Apple draws ire over the question of whether it unfairly uses its ownership of the App Store to divert people to its own services, thereby harming competitors — for example, getting people to use Apple Music rather than Spotify.
All of which brings us to Microsoft and Windows. There’s no doubt that Microsoft owns a monopoly over the operating system used on traditional computers and laptops. Netshare statistics show that for the month of July, Windows was on more than 87 per cent of such devices, with just under 10 per cent using macOS, and the remainder split between Linux, Chrome and a few others.
Despite that monopoly — which actually surpasses even the tight hold that Google, Facebook and Amazon have on their markets — the feds aren’t paying attention to Microsoft and Windows. There are several reasons for that, notably that Windows simply isn’t an important tech influence any longer.
In other words, Windows is Windows, period. It doesn’t do much these days to pull people closer to Microsoft’s sphere of influence.
For example, despite Windows’ dominance, the market share for Microsoft’s browsers, which are the default for Windows, lags far behind that of Google’s Chrome.
According to StatCounter, as of June 2019, Chrome had a nearly 71 per cent market share on desktops and laptops, with Microsoft’s Edge and Internet Explorer not even getting nine per cent combined.
Similarly, people who use Windows don’t bother to download apps from Windows’ Microsoft Store. Among other reasons, that’s because most of the apps aren’t very useful and are underpowered.
All this means that Microsoft no longer is able to use its Windows monopoly to harm competitors or alter the tech industry. Some people believe that’s because the company changed course after being burned decades ago by the federal antitrust suit against it.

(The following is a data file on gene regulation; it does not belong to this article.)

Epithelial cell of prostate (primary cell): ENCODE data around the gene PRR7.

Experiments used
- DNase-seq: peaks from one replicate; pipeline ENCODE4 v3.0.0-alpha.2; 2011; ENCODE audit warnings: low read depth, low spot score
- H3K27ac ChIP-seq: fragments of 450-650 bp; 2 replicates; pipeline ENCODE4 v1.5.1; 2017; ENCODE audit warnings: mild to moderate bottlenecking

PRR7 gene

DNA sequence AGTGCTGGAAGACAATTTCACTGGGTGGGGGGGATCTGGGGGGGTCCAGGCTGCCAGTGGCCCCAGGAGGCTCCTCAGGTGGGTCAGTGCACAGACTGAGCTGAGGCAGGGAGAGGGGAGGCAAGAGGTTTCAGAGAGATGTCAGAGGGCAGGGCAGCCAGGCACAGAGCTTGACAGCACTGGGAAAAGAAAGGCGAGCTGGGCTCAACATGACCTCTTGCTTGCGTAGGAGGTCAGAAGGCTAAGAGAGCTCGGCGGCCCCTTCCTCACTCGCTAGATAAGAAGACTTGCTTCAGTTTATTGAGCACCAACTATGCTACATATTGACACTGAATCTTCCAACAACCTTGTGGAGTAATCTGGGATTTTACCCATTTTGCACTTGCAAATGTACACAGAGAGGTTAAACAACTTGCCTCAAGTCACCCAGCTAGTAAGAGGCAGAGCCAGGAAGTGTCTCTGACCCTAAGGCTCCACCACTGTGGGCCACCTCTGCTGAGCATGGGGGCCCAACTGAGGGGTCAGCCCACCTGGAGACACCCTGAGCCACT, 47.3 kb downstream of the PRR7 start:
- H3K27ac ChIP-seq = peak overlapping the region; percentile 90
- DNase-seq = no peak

Ed Anderson, a distinguished research vice president at Gartner, told The New York Times, “Everything Microsoft went through during the antitrust era shaped the company. It’s more collaborative, less aggressive, less predatory.”
The author of that Times article added that Microsoft has become so tame that it’s “uncool,” and wrote, “People think it’s moving slower and breaking fewer things than its peers.”
Even inside Microsoft, Windows has become less relevant to the company’s fortunes. Microsoft has cut back on its twice-a-year major Windows feature upgrades, and is now doing only one a year. By cutting back, it can use its resources for the technologies that seem likely to have more importance as we enter the third decade of the 21st century.
Windows is also no longer the company’s biggest cash cow. In the most recent earnings report, Microsoft’s Intelligent Cloud Segment racked up more revenue than did the division that contains Windows.
Because of all this, it’s clear that, although Windows will continue to bring significant revenue to Microsoft, it’s no longer relevant to the greater tech world — and Microsoft will be spending fewer resources on it, instead pouring them into things such as the cloud.
And that makes Microsoft very happy. Because it means the government will stay away from it and let Microsoft pursue the steady course that has made it the world’s most highly valued company.